What did the autumn budget do ‘to help the planet have a future’?

The UK’s performance in meeting its carbon emissions reduction commitment does seem to be on track

Posted on 23 November 2017.

The UK’s performance in meeting its carbon emissions reduction commitment does seem to be on track - reduced on average by 4.5% pa over the past three years and now 38% below 1990 levels.  However, this has been achieved almost entirely through the power sector thanks to investment in renewables and a reduction in coal use.  Progress on other fronts, including energy efficiency, low carbon heat and transport, has been disappointing.  Only transport was in any way addressed in Philip Hammond’s budget yesterday. 

This is a disappointment as there is no lack of clearly evidenced opportunity!  You will see in this article that there is still £2bn/year energy savings opportunities identified through ESOS reports that have not progressed even though ESOS scratched the surface.  So, we still need the Government to be aggressively and pro-actively making us all reduce energy consumption.  (I refer you to a previous article – ‘life gets in the way of sustainability’).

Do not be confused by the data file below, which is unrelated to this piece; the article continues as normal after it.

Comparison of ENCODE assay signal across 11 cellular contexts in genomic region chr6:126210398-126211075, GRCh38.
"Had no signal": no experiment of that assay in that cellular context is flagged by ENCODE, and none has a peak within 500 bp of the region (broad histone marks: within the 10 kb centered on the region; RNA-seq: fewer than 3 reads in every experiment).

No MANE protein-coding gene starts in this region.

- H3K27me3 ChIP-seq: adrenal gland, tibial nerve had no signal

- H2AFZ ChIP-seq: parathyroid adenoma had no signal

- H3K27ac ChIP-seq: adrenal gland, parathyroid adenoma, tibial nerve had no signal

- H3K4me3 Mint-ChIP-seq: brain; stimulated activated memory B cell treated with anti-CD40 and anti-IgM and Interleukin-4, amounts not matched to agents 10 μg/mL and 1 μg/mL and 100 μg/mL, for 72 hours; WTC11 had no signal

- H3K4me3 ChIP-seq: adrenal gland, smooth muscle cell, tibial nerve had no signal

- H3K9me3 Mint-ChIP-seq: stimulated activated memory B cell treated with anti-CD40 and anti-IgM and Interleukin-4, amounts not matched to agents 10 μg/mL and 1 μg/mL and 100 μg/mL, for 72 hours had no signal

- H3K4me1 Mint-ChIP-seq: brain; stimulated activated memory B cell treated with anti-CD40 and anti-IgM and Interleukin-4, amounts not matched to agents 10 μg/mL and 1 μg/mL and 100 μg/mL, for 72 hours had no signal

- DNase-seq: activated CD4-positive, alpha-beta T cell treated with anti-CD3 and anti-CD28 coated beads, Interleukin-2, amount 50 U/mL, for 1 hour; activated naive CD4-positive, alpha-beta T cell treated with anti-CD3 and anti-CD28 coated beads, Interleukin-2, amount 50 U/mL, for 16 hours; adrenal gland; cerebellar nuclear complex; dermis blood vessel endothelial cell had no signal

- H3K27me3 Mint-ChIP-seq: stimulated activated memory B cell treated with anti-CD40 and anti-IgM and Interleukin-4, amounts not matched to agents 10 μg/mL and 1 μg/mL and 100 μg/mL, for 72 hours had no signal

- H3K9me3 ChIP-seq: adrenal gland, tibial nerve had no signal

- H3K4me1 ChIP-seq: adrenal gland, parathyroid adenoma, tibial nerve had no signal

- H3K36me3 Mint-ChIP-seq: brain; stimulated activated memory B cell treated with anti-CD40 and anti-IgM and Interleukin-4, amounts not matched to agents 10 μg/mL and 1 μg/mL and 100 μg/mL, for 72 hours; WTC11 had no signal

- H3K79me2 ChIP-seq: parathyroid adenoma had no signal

It was initially gratifying to see reference to ‘the world being on the brink of a technological revolution’ of which energy and sustainability is a key component.  Investment was said to be key but as far as energy and the environment that was it.  There was nothing more.

So for Philip Hammond’s third budget what were his solutions for energy and the environment to, as he said, ‘help (the) planet have a future’?  Such announcements covered a paltry 3 minutes of his speech and wholly centred around transport namely £400m for assistance with electric car infrastructure, no tax liability for individuals charging cars at work, a £220m clean air fund (eg for modernising buses with more energy efficient technologies) and that excise duty will be increased for the most polluting diesel cars.  Further scratching of the surface.

In addition, the cancellation of the fuel duty rise planned for April 2018 clearly flies in the face of the above minimal initiatives.  However it was Jeremy Corbyn‘s response that summed up the key word of the day; Ignorance. He asked the Chancellor what had happened to the Conservatives promise of an energy cap to benefit 17 million families; perhaps however the Conservatives have realised the ignorance of this policy and the fact that government initiatives have significantly driven p/kWh prices as well as the global energy marketplace over which they have no control. Maybe what we really need is ‘education, education, education’!